TRENTON – The state Department of Environmental Protection’s Division of Fish and Wildlife is monitoring an unusually high number of dolphin deaths that have been reported over the past several weeks.
The division is working with the nonprofit Marine Mammal Stranding Center in Brigantine to better understand the cause of the mortalities.
While the underlying cause of the deaths has not been confirmed, they appear to be part of a natural disease cycle and not related to water quality, which has been excellent this summer.
Since July 9, the Marine Mammal Stranding Center has responded to 21 dolphin deaths along the New Jersey coast. Necropsy results available so far have confirmed that four of the dolphins died of pneumonia.
Federal officials are looking into larger than normal numbers deaths of dolphins in New Jersey and other Mid-Atlantic states, although at this time it is not known if there is any connection.
Twenty bottlenose dolphins and one common dolphin have been reported dead or dying on or near beaches scattered from Monmouth County to Cape May County. Dolphins of varying sizes and ages have been affected.
The public is advised not to approach dead or dying dolphins.
“We are offering whatever assistance we can, including the use of our conservation officers and our boats to recover dolphins as we work to understand the cause of these deaths,” said Division of Fish and Wildlife Law Enforcement Chief Mark Chicketano.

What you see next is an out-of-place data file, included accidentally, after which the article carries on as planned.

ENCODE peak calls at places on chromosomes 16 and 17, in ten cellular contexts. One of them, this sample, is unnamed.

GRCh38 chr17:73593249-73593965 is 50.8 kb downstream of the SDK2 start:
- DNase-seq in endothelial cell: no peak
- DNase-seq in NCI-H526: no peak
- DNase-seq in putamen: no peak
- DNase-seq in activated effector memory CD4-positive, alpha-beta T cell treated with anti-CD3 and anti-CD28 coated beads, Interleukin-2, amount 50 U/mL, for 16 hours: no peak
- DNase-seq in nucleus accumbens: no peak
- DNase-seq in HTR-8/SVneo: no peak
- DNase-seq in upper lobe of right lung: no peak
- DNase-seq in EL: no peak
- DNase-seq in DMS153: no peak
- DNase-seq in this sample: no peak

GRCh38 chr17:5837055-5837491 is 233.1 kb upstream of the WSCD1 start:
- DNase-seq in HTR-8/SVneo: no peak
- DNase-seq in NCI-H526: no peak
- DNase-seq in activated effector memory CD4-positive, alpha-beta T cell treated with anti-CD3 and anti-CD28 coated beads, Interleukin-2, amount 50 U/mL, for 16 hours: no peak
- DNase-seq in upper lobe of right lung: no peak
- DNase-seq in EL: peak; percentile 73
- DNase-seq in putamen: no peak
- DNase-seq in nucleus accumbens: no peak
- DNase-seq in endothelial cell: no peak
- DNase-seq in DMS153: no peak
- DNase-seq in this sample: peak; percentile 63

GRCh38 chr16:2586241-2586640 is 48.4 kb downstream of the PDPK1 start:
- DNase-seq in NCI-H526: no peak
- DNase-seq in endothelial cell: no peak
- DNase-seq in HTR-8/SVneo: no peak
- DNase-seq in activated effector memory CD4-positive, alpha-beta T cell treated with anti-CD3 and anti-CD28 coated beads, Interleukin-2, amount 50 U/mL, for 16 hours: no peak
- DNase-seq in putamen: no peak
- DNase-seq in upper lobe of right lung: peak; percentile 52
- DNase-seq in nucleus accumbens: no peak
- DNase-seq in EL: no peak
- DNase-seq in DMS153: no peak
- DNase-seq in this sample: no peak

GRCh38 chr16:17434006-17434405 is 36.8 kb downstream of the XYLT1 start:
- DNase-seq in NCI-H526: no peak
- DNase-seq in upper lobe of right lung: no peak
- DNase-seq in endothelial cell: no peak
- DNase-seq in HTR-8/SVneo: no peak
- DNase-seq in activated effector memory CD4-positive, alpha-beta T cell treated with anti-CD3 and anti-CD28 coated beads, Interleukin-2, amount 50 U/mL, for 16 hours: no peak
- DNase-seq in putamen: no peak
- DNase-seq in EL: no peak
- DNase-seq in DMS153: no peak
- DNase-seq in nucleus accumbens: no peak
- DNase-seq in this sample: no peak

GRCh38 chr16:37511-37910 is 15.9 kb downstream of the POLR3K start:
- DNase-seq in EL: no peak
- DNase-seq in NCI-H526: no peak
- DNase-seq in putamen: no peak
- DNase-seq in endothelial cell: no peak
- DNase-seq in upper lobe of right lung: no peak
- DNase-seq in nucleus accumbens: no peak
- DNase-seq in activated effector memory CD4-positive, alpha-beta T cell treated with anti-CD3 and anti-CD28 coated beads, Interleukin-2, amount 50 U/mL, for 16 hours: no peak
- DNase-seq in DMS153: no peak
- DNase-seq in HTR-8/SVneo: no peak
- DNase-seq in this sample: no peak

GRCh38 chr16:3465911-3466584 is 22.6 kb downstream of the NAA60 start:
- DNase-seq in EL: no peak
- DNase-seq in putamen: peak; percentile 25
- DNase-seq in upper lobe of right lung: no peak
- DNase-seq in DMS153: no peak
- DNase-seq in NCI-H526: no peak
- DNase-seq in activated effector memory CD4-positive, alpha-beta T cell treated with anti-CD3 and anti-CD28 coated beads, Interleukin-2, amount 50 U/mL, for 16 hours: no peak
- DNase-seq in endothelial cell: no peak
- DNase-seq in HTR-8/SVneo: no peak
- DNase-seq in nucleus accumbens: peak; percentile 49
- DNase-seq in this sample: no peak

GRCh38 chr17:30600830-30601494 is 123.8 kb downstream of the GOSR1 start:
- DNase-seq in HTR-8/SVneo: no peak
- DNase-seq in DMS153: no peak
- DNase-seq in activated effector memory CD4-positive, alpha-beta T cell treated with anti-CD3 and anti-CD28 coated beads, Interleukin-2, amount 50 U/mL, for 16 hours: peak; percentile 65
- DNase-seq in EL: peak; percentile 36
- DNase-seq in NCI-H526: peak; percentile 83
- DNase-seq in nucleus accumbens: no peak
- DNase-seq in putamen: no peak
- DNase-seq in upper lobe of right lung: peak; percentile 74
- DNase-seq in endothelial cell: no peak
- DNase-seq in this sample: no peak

Morbillivirus, a naturally occurring virus in dolphin populations, was confirmed in one of the recovered dolphins. Results are pending on additional dolphins to help determine if morbillivirus is present in those animals. Morbillivirus was linked to the deaths of 90 dolphins in 1987 off New Jersey.
“Dolphins swim close together in pods. Diseases spread between animals when they surface to breathe,” said Robert Schoelkopf, director of the Marine Mammal Stranding Center. “There is no evidence that the deaths we are seeing this summer are in any way related to water quality.”
The state’s Cooperative Coastal Monitoring Program, a joint state, local and federal effort, conducts routine testing of bathing beaches. Water quality has been excellent, with no closures of ocean beaches due to elevated bacteria levels.
Noting that there’s an increased risk of sharks feeding on dead or dying dolphins, Schoelkopf strongly cautioned the public not to approach the animals or attempt to bring them ashore. Pets should also be kept away from them. If you see a dead or dying dolphin, contact the Marine Mammal Stranding Center’s 24-hour hotline at (609) 266-0538.